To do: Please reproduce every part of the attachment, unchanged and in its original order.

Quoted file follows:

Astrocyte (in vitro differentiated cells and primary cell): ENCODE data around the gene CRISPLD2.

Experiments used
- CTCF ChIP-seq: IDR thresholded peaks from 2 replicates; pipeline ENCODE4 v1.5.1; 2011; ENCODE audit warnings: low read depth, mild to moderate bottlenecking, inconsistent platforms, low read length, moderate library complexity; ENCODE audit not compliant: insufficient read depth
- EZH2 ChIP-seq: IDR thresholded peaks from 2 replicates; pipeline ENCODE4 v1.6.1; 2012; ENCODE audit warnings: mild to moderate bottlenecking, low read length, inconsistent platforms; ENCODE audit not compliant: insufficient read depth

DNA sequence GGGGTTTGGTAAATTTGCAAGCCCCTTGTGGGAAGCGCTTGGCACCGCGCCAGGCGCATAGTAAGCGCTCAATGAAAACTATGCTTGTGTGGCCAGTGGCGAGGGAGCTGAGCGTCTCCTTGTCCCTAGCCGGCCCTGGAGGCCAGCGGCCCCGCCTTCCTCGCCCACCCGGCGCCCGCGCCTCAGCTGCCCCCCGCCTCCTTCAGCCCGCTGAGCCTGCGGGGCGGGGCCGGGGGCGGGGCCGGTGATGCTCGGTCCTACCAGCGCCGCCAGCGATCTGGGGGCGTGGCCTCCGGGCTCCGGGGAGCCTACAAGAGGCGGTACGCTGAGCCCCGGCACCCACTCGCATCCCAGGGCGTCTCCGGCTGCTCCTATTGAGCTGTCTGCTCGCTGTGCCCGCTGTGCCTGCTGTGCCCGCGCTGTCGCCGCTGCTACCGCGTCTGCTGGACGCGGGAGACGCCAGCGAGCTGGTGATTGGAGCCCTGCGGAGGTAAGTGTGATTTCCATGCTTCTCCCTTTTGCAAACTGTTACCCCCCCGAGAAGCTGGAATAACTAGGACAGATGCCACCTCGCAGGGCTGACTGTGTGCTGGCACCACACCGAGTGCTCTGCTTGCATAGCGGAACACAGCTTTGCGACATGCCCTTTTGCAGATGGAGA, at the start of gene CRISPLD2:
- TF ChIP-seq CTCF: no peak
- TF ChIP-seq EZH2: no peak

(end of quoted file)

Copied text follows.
Astrocyte (in vitro differentiated cells and primary cell): ENCODE data around the gene CRISPLD2.

Experiments used
- CTCF ChIP-seq: IDR thresholded peaks from 2 replicates; pipeline ENCODE4 v1.5.1; 2011; ENCODE audit warnings: low read depth, mild to moderate bottlenecking, inconsistent platforms, low read length, moderate library complexity; ENCODE audit not compliant: insufficient read depth
- EZH2 ChIP-seq: IDR thresholded peaks from 2 replicates; pipeline ENCODE4 v1.6.1; 2012; ENCODE audit warnings: mild to moderate bottlenecking, low read length, inconsistent platforms; ENCODE audit not compliant: insufficient read depth

DNA sequence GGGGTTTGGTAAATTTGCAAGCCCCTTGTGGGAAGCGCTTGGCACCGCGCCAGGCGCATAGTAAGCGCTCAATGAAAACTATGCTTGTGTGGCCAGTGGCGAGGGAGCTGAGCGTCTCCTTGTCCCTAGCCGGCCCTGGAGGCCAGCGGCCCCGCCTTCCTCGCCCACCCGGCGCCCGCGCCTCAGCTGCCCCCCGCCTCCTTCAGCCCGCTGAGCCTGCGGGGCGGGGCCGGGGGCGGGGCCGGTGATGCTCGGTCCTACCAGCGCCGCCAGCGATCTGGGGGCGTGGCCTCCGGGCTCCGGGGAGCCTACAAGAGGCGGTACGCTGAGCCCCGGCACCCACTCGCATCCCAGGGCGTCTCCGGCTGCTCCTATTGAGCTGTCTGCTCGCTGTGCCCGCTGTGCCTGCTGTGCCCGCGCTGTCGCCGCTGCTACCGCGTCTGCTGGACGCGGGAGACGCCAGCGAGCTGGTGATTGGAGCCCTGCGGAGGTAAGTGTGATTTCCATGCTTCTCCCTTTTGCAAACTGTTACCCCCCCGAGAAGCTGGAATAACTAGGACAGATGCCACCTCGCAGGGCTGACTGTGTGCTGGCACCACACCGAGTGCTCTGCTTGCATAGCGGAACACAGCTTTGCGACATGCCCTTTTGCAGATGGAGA, at the start of gene CRISPLD2:
- TF ChIP-seq CTCF: no peak
- TF ChIP-seq EZH2: no peak